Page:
On November 17, a panel of experts gathered at AEI to preview the International Atomic Energy Agency (IAEA) Board of Governors' report on Iran's nuclear program, subsequently released in Vienna on November 20. Although IAEA inspectors have found traces of enriched uranium at two of Iran's nuclear sites and cataloged a consistent pattern of deceit about its nuclear activities, it remains unclear whether the Board of Governors will judge Iran in non-compliance with the Nuclear Nonproliferation Treaty and refer the case to the UN Security Council. How close is Iran to having a nuclear weapon? How should the Bush administration respond? Is the IAEA capable of fulfilling its mission as the guarantor of nuclear nonproliferation, or will Iran's weapons program expose it as yet another toothless international organization? Patrick Clawson Washington Institute for Near East Policy
In addressing the Iranian nuclear problem, the Bush administration is caught between two policy considerations that pull in different directions. First, the administration recognizes the danger inherent in permitting Iran to develop the capacity to produce nuclear weapons, especially given Iran's willingness to perpetrate acts of mass-casualty terrorism. The attack on the Marine barracks in Beirut prompted the United States to withdraw from Lebanon and allowed Iran to extend its influence through Hezbollah. The attack on the Khobar Towers likewise demonstrated to the Saudis the seriousness of the threat from Tehran. A nuclear weapons capability in Iran might provoke an arms race in the Middle East. There have been reports, for instance, that Saudi Arabia may acquire nuclear weapons from Pakistan if Iran goes nuclear. The second of the administration's policy considerations is Iraq. As the principal focus of U.S. foreign policy, Iraq is distracting the United States from other issues. Moreover, Iraq has become a source of significant tension between the United States and its European allies. Both factors make it difficult for the Bush administration to push the Iran issue to the forefront.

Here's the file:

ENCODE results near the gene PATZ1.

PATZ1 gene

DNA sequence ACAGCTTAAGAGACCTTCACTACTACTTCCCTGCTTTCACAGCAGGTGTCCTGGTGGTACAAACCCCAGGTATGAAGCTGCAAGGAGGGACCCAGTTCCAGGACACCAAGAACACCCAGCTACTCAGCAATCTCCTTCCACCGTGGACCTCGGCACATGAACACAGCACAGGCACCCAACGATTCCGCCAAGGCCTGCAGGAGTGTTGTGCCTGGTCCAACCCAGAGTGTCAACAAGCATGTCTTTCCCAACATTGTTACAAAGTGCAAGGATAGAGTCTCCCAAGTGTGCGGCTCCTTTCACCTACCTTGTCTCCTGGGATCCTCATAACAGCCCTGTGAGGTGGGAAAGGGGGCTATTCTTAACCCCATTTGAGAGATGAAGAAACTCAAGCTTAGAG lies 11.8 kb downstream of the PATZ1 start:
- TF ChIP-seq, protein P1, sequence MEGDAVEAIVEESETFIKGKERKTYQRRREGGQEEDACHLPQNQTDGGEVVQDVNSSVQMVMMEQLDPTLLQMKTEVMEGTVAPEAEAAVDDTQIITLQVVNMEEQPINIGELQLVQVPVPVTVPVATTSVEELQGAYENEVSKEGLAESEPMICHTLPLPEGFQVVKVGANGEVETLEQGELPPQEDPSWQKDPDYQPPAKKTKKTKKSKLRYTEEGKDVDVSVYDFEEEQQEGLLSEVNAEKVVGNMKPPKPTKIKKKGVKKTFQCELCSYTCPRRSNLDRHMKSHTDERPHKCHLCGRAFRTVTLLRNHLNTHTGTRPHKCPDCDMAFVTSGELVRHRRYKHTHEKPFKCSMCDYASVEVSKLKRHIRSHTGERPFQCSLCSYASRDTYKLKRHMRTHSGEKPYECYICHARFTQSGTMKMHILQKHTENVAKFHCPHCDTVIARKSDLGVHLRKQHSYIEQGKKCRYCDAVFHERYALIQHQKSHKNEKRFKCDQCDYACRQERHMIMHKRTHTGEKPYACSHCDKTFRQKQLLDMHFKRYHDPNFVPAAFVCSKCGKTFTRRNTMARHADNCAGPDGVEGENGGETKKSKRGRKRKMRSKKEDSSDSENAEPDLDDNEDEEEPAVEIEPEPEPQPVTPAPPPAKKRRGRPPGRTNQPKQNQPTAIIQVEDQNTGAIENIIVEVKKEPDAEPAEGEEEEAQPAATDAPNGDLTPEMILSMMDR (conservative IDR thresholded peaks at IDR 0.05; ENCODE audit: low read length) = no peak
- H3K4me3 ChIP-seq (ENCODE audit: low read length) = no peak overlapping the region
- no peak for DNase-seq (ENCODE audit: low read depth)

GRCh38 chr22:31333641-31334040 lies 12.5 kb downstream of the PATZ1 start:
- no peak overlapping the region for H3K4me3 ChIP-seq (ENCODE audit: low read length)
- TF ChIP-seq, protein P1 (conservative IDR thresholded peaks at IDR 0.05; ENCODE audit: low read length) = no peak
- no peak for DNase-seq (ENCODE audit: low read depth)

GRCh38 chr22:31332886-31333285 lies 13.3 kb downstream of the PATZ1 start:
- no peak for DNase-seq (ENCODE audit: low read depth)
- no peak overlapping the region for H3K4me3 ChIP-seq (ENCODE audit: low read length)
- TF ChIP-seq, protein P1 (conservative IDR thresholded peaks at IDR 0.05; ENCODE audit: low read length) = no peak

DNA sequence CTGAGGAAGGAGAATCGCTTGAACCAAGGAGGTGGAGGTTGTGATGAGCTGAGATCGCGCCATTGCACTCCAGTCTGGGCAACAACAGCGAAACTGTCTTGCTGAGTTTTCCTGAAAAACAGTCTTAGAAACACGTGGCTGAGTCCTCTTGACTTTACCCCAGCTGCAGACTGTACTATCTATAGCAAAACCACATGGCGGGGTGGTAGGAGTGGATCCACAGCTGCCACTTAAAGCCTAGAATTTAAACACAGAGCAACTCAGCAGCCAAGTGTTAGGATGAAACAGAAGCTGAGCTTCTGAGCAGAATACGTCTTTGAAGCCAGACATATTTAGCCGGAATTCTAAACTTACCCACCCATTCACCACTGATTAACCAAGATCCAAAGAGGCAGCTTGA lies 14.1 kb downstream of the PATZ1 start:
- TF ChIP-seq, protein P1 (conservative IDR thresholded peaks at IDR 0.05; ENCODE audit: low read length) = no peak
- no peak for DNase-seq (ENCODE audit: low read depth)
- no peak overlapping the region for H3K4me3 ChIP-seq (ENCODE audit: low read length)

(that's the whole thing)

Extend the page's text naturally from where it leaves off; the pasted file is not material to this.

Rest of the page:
Given these considerations, U.S. policy is likely to pursue several objectives. First, the Bush administration will seek to slow Iran's nuclear progress-at least until the situation in Iraq has stabilized and until after the American presidential election next year. Iran's internal politics are in flux, and the situation there could improve in the near term. Second, the United States will continue to seek to build a broad international consensus against Iranian nuclear aspirations. The administration would be delighted to see Europe take a leading role in opposing Iran's nuclear program.
The Bush administration will also threaten "serious consequences" if Iran doesn't increase the transparency of its nuclear program and comply with all disclosure obligations. "Serious consequences" could take many forms besides the outright bombing of Iran's nuclear facilities. For instance, the United States could sign missile defense accords with other Gulf states. The Bush administration is also likely to continue to demand that Iran explain the traces of highly-enriched uranium (HEU) recently found by IAEA inspectors at various sites in Iran.
The Bush administration will also try to pressure Russia on the nuclear reactor it is building for the Iranians at Bushehr. This power plant there is a source of grave concern. At the IAEA, the United States will push for a referral to the Security Council, although this is unlikely to happen. Lastly, the United States will also step up its support for democratic reforms in Iran-for example, expanding television broadcasts.
Geoffrey Kemp Nixon Center
The prospect of a nuclear-armed Iran has provoked concern in Europe as well as in the United States. At this point, there are three possible resolutions for this issue.